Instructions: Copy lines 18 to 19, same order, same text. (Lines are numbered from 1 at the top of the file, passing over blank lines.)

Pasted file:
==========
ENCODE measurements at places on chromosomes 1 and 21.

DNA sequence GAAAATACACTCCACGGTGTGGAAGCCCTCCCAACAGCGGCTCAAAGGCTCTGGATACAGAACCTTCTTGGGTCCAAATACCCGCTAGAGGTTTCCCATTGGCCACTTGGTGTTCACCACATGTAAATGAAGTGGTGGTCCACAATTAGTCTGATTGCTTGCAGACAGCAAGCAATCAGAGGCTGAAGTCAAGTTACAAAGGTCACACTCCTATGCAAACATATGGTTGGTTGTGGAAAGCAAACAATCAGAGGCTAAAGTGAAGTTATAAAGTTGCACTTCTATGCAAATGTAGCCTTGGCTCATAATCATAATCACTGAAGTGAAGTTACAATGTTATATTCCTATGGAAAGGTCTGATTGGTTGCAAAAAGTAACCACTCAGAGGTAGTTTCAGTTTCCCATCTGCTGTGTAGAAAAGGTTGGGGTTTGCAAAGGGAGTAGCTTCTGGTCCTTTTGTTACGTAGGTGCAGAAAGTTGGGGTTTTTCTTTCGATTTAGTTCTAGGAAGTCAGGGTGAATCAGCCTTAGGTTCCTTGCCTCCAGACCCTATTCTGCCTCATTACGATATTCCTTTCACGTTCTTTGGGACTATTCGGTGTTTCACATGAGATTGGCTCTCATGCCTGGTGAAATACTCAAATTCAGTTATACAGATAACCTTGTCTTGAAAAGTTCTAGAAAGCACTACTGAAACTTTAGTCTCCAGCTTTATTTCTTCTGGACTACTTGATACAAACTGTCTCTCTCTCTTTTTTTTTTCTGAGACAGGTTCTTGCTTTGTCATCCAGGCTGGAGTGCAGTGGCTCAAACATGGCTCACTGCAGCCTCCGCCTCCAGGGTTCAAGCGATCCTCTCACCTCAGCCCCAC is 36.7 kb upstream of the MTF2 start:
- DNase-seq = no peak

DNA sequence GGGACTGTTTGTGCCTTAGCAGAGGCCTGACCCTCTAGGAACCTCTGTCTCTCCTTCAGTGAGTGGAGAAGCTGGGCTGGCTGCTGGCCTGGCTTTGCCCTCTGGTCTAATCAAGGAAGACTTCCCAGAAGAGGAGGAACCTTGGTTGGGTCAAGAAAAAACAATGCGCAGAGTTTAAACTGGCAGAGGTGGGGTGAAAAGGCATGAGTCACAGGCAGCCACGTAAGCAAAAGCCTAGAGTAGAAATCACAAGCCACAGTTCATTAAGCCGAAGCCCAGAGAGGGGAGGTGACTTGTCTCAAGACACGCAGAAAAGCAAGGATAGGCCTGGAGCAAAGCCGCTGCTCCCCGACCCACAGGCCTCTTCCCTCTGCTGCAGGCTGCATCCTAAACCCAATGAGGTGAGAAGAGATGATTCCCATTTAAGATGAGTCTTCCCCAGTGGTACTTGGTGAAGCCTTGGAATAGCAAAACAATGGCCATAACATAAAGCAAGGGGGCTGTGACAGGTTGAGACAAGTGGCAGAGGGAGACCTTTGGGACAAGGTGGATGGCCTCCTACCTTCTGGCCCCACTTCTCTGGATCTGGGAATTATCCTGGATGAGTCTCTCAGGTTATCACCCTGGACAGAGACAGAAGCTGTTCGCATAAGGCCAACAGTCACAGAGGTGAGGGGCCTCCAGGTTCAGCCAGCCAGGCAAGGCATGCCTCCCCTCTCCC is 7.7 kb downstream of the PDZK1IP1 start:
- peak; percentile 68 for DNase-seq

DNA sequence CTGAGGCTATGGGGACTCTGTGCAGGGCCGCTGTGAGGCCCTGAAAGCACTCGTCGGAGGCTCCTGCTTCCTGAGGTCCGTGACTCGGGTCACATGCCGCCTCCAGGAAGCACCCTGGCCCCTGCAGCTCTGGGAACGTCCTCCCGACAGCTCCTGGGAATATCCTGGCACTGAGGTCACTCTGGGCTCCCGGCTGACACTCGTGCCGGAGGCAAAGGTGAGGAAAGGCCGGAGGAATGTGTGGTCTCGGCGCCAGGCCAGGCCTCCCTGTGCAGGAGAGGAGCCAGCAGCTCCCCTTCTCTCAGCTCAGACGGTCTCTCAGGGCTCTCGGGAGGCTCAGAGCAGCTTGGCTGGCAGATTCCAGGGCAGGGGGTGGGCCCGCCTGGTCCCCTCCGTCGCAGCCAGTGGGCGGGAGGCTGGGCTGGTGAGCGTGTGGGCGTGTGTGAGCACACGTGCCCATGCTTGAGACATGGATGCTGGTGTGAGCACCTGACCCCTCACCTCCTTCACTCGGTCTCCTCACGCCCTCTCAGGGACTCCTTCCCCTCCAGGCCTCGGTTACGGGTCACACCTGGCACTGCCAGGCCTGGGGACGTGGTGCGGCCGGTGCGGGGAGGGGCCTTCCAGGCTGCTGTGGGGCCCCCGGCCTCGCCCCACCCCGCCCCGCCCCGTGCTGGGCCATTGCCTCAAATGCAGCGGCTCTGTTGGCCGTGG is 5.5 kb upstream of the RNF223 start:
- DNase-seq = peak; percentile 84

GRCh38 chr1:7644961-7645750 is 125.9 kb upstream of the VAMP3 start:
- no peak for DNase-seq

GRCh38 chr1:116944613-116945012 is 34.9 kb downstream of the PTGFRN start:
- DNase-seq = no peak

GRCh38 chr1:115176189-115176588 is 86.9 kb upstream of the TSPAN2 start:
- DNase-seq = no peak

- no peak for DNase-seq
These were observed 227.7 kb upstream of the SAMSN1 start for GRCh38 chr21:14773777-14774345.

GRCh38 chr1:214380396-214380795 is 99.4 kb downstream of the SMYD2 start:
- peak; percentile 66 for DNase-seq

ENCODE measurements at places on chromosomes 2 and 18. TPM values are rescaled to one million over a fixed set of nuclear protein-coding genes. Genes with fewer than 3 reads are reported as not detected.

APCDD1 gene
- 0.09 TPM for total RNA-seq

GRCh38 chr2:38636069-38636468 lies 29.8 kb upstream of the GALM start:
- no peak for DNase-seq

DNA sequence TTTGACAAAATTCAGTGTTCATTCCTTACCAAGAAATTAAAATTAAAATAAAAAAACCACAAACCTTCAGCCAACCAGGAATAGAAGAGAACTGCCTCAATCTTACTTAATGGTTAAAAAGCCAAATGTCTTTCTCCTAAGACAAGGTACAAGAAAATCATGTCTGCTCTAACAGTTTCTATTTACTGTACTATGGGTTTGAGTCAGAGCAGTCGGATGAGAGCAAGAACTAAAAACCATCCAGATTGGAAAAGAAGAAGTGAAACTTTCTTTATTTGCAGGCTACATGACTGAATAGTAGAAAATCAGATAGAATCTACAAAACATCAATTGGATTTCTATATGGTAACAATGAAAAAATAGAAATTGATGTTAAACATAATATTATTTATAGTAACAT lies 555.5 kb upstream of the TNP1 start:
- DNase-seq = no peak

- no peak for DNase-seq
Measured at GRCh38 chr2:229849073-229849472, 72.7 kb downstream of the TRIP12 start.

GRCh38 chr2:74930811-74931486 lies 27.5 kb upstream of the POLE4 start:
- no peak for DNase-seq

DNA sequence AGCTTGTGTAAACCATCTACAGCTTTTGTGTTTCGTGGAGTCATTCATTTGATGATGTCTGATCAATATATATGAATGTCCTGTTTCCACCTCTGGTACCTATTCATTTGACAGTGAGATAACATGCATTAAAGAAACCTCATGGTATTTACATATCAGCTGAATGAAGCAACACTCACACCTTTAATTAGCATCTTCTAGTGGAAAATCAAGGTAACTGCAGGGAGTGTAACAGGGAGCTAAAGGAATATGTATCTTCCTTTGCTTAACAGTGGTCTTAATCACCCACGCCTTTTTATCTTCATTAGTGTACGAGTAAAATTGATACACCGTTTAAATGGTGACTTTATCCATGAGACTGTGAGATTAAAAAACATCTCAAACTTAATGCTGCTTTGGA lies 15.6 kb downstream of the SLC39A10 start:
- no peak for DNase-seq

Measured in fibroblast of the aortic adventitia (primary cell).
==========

ENCODE measurements at places on chromosomes 2 and 18. TPM values are rescaled to one million over a fixed set of nuclear protein-coding genes. Genes with fewer than 3 reads are reported as not detected.

APCDD1 gene